How to Reframe Your Thoughts for More Positivity

This article is an excerpt from the Shortform book guide to "Loving What Is" by Byron Katie. Shortform has the world's best summaries and analyses of books you should be reading.

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Is it possible to control your thoughts? What can you do to prevent negative thoughts from taking root in your mind?

Your thoughts shape your reality. Thinking negative thoughts sends you down the spiral of further negativity. However, you have some control over what you think. No matter how dire your circumstances are, you can reframe your thoughts by exploring different interpretations of the situation.

With this in mind, here’s how to reframe your thoughts for more positivity.

Reframe Your Thoughts Until You Feel at Peace With the Situation

According to Byron Katie, the root cause of all mental negativity is not the negative experiences, but the thoughts we have about those experiences. Ultimately, only things that are meant to happen happen. And, anything that’s meant to happen is good. Therefore, everything that happens is good. 

Further, she argues that there are three things you need to realize about negative thoughts:

  1. There isn’t any truth to them.
  2. They trigger negative feelings and behaviors that don’t serve you.
  3. There isn’t any good reason to continue thinking them.

Ultimately, these three realizations will help you see that it’s not the situation that’s upsetting you, but your thoughts about the situation. Once you’ve grasped this concept, work on reframing your thoughts until you can accept and feel at peace with your situation.

In her book Loving What Is, Katie explains how to reframe your thoughts for more positivity. The first step is to explore alternative interpretations of your situation. This will help you realize that there’s no single way to think and feel about your experiences—rather, you can always choose how to think and feel about what happens in your life. 

She explains that the reason you feel emotional pain about your situation is that you’re choosing to think resistant thoughts about it. However, you can just as easily choose thoughts that inspire you to accept, and even love the situation exactly as it is—which, in turn, will encourage you to respond in ways that help you benefit from the situation.

Can Your Thoughts Create Your Experiences?

While many self-help authors mirror Katie’s view that your thoughts determine how you interpret, feel about, and respond to experiences, Norman Vincent Peale (The Power of Positive Thinking) takes this idea one step further. He claims that your thoughts aren’t only a response to your experiences, but are also the cause of your experiences. He explains that your thoughts during an experience determine how you react to it. This reaction shapes how subsequent experiences play out—in other words, negative thoughts will multiply your negative experiences, while positive thoughts will produce positive experiences. Therefore, you should always remain conscious of how you choose to think.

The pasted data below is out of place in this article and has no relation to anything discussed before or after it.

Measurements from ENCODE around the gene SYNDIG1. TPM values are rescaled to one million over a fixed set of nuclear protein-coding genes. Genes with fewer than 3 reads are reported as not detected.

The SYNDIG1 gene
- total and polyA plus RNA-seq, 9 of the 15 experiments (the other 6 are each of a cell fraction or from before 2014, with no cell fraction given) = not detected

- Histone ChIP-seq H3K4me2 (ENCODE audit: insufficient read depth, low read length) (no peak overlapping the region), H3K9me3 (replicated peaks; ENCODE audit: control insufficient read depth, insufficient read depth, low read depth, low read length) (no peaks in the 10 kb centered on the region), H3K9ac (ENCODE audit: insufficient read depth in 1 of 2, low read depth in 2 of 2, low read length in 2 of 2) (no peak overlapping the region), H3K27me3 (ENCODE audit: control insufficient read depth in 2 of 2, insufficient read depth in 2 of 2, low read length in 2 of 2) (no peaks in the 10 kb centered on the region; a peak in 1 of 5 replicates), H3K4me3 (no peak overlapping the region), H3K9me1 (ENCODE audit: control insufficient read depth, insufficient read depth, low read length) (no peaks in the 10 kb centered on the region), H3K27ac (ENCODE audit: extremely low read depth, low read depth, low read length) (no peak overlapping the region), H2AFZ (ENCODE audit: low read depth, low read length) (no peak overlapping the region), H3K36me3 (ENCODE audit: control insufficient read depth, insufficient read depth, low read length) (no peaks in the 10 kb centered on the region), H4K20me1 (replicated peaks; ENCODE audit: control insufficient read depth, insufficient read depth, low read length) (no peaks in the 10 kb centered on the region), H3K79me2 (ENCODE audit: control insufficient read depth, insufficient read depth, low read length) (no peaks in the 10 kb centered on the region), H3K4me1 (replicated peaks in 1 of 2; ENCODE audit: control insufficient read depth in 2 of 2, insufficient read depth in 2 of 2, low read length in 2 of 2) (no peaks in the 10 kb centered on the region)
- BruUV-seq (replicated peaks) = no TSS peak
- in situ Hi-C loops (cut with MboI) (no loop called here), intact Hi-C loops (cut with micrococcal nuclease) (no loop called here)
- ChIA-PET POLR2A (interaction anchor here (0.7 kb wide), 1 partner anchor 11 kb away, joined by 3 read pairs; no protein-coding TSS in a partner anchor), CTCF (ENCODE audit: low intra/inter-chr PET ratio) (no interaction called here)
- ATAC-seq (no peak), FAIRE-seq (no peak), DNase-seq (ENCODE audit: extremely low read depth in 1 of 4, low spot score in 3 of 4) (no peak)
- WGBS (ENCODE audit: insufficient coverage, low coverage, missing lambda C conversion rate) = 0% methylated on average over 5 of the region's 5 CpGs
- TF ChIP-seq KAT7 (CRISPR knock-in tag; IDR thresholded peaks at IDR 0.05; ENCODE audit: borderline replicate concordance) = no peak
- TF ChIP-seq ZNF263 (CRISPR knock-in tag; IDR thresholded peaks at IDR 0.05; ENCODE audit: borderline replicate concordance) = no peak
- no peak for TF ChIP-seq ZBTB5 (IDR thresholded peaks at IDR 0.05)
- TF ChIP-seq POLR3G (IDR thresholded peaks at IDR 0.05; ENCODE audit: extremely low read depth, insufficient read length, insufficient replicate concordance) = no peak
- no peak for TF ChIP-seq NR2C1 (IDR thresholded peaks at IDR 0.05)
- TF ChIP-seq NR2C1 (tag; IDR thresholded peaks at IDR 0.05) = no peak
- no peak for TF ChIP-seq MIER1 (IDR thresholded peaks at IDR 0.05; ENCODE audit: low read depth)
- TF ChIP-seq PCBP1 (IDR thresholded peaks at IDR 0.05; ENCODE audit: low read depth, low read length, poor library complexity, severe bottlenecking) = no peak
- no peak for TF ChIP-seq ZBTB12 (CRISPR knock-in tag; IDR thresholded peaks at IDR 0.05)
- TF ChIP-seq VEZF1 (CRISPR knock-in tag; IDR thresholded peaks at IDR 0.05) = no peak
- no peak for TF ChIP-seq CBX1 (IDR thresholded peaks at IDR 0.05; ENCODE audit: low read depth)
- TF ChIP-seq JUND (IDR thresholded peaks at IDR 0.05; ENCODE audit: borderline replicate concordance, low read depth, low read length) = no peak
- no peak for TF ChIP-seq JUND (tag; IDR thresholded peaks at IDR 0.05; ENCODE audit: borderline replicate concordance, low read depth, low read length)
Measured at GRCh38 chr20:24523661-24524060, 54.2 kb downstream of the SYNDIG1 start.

Continuing with the unfinished chores and disrespectful children example, consider how your thoughts about the situation influence what happens next. When you resist the experience, you think that your children are trying to upset you—you feel wronged and react defensively or aggressively. The situation then turns to conflict and prevents you from finding a solution. 

On the other hand, when you accept the experience for what it is—the chores haven’t been done—you’re able to acknowledge that your children might have other reasons for not getting them done. You don’t automatically assume that their behavior is a sign of disrespect and you find it easier to respond rationally. This way of thinking prevents tension and helps you work with your children to find a solution.
How to Reframe Your Thoughts for More Positivity

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  • How to investigate resistant thoughts that trigger emotional discomfort
  • A step-by-step process to release resistant thoughts
  • How to accept and feel at peace with yourself and others

Darya Sinusoid

Darya’s love for reading started with fantasy novels (The LOTR trilogy is still her all-time-favorite). Growing up, however, she found herself transitioning to non-fiction, psychological, and self-help books. She has a degree in Psychology and a deep passion for the subject. She likes reading research-informed books that distill the workings of the human brain/mind/consciousness and thinking of ways to apply the insights to her own life. Some of her favorites include Thinking, Fast and Slow, How We Decide, and The Wisdom of the Enneagram.

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